Marches continue after two killed, one a pregnant mother, dozens seriously wounded (PHOTOS)
by Francis Khoo Thwe

The woman killed was a teacher who demonstrated.  Demonstrations also in Mandalay, in Lashio (Shan State), in Myitkyina (Kachin State).  In Mandalay there are Catholic and Buddhist parades.  In Myitkyina a nun pleaded alone in front of the military.  The new junta fires the Burmese ambassador to the UN, Kyaw Moe Tun, who has asked for the help of the international community.




Yangon (AsiaNews) - An expectant mother died this morning in Yangon, hit by an army bullet.  The woman, a teacher, was demonstrating together with thousands of other colleagues and doctors against the coup and the military dictatorship established by gen.  Min Aung Hlaing, and for the liberation of democratic leaders Aung San Suu Kyi and President Win Myint.

Police and military used bullets, tear gas and charges to disperse groups of demonstrators in different parts of the city.

Another man, taken to the hospital with a bullet in the chest, died soon after.  In other cities of Myanmar there are similar scenes: demonstrations and killings.  In Dawei, in the southeast, at least one person was killed and more than 12 were injured, according to local media.

Other demonstrations were held in Mandalay, Lashio (Shan State), Myitkyina (Kachin State).  So far there are no serious accidents.  In Mandalay, Catholics, along with Buddhist nuns, demonstrated in their thousands, praying the rosary and carrying pro-democracy placards (photo 2).  In Myitkyina, a nun knelt alone in front of the policemen, asking them to stop the violence and defend democracy (photo 3).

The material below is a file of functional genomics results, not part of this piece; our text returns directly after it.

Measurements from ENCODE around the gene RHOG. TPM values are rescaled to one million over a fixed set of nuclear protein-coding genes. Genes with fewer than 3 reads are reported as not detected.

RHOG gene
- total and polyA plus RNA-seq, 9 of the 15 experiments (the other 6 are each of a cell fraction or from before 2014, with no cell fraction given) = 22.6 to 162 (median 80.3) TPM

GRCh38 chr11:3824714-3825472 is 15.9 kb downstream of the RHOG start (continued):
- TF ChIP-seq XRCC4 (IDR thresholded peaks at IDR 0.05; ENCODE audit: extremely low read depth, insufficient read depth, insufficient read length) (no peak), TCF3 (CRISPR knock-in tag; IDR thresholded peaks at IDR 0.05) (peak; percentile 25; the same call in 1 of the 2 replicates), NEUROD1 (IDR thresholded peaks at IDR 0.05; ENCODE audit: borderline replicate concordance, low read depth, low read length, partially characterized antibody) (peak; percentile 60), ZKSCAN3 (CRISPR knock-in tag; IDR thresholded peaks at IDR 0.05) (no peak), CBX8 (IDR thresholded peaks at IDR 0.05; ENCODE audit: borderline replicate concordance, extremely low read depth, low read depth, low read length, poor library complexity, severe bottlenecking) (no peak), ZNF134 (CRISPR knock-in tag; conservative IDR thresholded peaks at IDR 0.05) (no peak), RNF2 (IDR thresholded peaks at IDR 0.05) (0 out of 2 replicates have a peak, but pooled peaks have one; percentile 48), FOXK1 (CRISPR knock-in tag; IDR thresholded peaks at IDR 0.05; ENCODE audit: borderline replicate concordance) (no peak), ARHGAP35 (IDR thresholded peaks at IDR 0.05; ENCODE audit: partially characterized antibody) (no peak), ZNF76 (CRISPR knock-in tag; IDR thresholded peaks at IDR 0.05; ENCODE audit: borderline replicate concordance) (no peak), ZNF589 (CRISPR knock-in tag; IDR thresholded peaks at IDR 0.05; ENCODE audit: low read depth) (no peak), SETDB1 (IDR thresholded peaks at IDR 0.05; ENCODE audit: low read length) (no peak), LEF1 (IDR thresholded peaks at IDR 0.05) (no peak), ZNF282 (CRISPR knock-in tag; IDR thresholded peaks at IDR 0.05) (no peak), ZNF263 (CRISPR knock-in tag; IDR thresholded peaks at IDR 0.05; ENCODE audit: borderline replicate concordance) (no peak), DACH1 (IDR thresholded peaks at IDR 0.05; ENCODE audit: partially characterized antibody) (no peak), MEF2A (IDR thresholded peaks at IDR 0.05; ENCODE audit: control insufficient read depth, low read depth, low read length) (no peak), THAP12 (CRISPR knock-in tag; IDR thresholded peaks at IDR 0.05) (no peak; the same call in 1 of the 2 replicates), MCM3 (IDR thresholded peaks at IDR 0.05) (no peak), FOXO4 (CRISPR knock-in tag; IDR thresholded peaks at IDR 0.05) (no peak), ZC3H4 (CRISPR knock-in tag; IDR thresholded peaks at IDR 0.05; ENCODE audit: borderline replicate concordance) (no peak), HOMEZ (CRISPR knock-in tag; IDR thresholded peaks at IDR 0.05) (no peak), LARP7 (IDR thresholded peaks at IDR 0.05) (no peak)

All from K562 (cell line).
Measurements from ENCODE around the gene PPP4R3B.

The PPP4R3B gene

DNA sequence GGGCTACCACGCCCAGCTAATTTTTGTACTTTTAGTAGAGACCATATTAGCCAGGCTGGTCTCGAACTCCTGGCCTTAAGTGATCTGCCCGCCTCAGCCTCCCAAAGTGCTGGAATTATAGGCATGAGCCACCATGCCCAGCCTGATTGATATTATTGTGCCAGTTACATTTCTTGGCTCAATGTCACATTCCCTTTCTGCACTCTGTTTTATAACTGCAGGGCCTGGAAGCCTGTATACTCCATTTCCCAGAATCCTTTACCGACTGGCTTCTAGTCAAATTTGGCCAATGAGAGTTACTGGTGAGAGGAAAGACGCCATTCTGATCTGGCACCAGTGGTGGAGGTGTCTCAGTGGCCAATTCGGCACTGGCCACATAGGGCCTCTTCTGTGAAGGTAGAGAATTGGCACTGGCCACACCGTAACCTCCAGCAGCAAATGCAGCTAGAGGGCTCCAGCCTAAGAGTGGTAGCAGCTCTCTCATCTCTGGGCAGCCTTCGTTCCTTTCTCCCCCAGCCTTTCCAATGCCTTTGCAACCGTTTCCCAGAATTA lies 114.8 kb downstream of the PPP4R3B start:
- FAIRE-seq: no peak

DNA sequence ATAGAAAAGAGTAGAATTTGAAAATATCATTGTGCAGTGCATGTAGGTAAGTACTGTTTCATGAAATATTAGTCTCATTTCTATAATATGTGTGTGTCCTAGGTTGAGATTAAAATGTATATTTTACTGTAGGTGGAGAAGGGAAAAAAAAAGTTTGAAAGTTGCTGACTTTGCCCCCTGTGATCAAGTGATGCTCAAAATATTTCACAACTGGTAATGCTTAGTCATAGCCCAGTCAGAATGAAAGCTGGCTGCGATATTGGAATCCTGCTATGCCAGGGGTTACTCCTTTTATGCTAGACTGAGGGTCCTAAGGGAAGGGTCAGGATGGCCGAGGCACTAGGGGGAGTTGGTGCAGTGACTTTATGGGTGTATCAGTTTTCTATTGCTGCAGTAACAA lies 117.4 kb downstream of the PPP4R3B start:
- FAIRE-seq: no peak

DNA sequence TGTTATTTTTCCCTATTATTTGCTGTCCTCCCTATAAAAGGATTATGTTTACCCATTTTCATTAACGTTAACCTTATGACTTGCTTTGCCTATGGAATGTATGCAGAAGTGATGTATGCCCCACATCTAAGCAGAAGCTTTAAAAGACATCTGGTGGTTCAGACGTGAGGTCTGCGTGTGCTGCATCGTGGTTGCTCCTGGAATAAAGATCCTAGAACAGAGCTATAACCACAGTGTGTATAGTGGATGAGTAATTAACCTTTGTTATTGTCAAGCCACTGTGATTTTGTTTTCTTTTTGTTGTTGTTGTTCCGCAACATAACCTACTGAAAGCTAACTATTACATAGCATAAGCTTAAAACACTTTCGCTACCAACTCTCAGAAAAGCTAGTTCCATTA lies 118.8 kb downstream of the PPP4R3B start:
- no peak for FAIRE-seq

Last week, Jan.  Min Aung Hlaing called on the military to use minimal force to contain the protests.  But despite this, as of yesterday at least 5 people had died, killed by lethal bullets fired during demonstrations, or during night raids.  The army claims that a policeman also died after a clash with demonstrators.

The duration and extent of the demonstrations and the strike (the CDM, Civil Disobedience Movement, the movement of civil disobedience) has plunged the country into crisis and frustrated the junta, also pressured by criticism from the international community.

Yesterday, the Burmese ambassador Kyaw Moe Tun asked the UN General Assembly for help against the military dictatorship.  Today, the new government of the junta fired him for having "betrayed the nation" and "abused the power and responsibilities of ambassador".

State television reported that more than 470 people were arrested in yesterday's demonstrations.  It is still unclear how many people have been detained today.